Hawthorn scouting for talent

Hawthorn Football Club has taken the first step towards establishing its Next Generation Academy in Gippsland by holding trials in Traralgon on Monday.

Earlier this year AFL clubs were each assigned zones across Victoria and the Northern Territory to establish branded academies to foster elite talent inside those regions.

As part of the plan, Gippsland was zoned to Hawthorn, along with parts of outer eastern Melbourne and Catherine in the Northern Territory.

The academies will be open to talented youngsters across the region, but will particularly focus on identifying indigenous and multicultural youth.

AFL Victoria diversity talent manager and three-time Brisbane premiership player Chris Johnson was in Traralgon for the trials.

He said they would help identify future talent.

“It gives them (the participants) an opportunity to be looked at in a talent search rather than just playing football,” Johnson said.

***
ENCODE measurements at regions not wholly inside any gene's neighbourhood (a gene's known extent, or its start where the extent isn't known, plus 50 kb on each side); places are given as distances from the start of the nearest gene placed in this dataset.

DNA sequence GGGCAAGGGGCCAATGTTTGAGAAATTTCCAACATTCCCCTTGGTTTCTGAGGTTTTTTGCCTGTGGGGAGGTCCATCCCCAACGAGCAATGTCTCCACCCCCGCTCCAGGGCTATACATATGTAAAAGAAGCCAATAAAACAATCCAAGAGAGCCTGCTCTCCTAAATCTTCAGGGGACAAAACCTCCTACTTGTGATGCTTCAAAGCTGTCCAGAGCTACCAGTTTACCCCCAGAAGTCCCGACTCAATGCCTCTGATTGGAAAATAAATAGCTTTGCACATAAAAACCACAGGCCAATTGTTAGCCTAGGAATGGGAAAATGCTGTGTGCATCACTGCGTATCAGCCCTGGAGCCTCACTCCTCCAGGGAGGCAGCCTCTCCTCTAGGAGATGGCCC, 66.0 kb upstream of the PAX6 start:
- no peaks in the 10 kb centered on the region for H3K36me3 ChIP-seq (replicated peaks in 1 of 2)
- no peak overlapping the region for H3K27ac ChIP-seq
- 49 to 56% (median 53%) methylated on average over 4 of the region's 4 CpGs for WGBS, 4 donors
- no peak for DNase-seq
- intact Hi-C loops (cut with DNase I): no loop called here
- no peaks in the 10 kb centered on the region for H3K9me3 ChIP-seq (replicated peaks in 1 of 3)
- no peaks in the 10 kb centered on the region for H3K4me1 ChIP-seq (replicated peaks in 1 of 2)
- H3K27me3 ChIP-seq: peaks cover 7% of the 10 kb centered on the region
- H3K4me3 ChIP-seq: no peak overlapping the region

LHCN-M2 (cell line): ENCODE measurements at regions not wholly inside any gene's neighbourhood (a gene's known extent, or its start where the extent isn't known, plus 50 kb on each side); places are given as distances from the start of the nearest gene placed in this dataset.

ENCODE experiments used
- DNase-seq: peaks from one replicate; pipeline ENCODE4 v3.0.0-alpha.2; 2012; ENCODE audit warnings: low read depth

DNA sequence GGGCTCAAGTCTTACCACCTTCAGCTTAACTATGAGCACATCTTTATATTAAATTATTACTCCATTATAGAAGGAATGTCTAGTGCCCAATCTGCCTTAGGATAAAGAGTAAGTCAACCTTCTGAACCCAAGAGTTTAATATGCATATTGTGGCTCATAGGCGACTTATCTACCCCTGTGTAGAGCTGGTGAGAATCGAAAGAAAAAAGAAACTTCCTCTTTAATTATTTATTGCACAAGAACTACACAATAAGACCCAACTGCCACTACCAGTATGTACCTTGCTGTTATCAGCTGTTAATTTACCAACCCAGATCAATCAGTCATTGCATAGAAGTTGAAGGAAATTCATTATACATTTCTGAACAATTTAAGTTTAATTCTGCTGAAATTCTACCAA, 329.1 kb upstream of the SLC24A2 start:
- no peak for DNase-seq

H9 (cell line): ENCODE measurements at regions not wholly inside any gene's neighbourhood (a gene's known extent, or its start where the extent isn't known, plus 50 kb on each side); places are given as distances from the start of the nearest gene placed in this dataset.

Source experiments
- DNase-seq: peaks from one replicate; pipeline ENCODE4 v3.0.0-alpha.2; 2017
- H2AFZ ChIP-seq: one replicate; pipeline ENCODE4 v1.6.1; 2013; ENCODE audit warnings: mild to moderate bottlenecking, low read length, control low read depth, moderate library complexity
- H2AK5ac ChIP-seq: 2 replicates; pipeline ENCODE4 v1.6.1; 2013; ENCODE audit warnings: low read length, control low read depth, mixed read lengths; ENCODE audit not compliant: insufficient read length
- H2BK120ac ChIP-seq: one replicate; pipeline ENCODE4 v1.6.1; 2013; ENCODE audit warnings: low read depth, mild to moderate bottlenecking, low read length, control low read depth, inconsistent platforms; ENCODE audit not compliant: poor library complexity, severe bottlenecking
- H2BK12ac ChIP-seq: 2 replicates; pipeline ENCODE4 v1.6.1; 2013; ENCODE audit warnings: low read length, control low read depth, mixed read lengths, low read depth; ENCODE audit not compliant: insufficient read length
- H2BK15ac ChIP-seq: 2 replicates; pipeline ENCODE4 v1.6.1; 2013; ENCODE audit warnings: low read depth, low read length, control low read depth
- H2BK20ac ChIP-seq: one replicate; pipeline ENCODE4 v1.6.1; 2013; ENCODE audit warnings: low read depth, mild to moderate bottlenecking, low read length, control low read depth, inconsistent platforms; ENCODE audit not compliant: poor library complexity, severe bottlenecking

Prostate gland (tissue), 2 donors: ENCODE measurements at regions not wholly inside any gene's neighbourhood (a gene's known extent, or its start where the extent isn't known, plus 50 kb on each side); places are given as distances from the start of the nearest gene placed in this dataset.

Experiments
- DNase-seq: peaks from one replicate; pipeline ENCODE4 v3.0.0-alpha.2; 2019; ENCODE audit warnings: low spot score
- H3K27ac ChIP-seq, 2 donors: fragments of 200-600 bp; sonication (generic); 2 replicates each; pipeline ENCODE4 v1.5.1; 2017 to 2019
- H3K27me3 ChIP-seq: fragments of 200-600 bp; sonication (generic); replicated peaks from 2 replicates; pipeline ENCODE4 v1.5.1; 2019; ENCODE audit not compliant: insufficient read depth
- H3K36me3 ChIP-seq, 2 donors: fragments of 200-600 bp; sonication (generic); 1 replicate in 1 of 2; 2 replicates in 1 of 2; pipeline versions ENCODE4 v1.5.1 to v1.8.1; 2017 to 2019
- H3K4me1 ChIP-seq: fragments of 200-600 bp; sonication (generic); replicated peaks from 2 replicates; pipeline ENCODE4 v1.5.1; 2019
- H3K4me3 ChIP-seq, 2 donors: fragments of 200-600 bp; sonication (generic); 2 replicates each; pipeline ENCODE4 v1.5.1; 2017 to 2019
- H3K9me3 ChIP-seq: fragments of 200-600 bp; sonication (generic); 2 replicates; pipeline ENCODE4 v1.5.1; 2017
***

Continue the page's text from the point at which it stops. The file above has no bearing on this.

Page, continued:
“You can actually identify kids from other sports that have talent and try to convert them over to football if their other sports don’t work out for them.”

On Monday academy participants took part in ball skills, speed and agility activities with representatives from the academy.

“The indigenous and the multicultural are the main targets which the Next Generation Academy will target,” Johnson said.

“The AFL will have an extra three spots on their category B lists to be able to put indigenous and multicultural kids on their primary list.”

It is expected that talent identified through the academy system will eventually filter through to AFL level.

Ex-Richmond star Nathan Foley will head up the academy.

AFL Gippsland general manager Travis Switzer said eventually the Hawks would have academies across Gippsland.

“Down the track our intention is to have academies for the most talented kids across the region from the ages of about 11 to 15,” Switzer said.

“We’ve got some really talented kids in our region who are here today and doing their testing and going through their paces with Hawthorn.”

He said a major aim of the academy system was to build interest in Aussie Rules football among multicultural communities.

“The intention for us is to get in particular more multicultural kids playing our sport for starters,” Switzer said.

“We know we’ve got a number of indigenous kids playing footy in Gippsland as well, but this is a great opportunity for those kids to work with a club like Hawthorn and to get identified.”

The event was held in conjunction with a come-and-try day for Latrobe Valley school children who took part in range of football training activities.